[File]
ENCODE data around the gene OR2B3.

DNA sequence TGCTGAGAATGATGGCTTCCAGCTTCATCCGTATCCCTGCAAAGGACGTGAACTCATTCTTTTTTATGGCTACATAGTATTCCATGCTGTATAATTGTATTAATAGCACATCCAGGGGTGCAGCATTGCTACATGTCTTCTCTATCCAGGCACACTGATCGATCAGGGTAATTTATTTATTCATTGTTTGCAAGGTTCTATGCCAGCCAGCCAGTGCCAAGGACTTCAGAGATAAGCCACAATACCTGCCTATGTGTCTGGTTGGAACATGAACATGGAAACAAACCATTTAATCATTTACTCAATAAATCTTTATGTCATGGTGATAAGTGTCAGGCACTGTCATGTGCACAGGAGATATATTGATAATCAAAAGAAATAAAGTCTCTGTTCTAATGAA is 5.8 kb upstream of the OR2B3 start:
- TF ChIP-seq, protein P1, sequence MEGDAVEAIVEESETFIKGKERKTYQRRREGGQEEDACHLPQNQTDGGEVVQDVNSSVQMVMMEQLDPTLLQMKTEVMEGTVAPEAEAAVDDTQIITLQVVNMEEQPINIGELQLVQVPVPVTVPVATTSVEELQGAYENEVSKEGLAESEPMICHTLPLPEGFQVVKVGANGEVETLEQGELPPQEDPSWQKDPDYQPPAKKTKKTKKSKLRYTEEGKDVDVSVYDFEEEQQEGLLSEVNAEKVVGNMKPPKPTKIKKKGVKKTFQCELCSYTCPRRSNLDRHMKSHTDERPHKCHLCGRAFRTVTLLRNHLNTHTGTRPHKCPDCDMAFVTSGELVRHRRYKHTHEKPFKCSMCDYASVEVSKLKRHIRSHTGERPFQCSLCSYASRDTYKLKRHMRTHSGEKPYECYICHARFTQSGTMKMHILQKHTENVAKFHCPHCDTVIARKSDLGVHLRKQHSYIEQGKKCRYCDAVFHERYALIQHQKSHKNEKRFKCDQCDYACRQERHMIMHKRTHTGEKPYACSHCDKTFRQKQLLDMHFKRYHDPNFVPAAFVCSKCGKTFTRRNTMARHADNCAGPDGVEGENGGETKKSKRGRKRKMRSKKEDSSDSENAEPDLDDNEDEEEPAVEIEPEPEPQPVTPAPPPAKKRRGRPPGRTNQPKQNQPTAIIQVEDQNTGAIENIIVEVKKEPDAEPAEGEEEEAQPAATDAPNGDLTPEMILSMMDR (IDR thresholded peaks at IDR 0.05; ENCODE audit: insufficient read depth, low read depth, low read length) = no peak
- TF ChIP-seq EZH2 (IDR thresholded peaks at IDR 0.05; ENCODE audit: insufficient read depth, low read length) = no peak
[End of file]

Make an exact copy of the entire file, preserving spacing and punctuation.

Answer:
ENCODE data around the gene OR2B3.

DNA sequence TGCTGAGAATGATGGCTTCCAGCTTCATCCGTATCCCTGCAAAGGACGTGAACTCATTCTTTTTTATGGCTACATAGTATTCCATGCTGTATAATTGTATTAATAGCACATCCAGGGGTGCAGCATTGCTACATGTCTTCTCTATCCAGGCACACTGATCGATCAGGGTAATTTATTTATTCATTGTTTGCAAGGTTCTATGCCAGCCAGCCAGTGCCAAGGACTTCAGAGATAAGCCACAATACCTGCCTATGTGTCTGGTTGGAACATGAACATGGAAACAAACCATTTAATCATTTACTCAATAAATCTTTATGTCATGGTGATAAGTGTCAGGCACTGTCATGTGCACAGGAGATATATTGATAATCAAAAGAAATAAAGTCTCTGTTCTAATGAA is 5.8 kb upstream of the OR2B3 start:
- TF ChIP-seq, protein P1, sequence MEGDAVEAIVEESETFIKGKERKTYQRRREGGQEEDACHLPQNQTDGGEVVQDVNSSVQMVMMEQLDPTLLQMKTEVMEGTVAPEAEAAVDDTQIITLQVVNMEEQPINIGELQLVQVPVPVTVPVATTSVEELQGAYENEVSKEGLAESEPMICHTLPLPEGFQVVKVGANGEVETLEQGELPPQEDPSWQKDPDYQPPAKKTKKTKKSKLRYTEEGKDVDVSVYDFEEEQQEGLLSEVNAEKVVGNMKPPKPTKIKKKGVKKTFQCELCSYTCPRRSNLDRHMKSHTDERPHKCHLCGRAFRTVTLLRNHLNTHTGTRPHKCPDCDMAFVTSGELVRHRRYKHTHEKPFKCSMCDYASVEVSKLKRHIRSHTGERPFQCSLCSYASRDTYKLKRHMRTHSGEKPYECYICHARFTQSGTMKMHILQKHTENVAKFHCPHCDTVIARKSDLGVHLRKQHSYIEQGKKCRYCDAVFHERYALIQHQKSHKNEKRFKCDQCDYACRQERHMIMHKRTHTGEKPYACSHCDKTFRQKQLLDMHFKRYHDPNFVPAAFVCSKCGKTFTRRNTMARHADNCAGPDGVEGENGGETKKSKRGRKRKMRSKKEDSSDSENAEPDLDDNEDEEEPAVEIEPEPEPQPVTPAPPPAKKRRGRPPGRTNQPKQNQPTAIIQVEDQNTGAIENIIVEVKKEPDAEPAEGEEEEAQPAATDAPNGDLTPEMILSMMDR (IDR thresholded peaks at IDR 0.05; ENCODE audit: insufficient read depth, low read depth, low read length) = no peak
- TF ChIP-seq EZH2 (IDR thresholded peaks at IDR 0.05; ENCODE audit: insufficient read depth, low read length) = no peak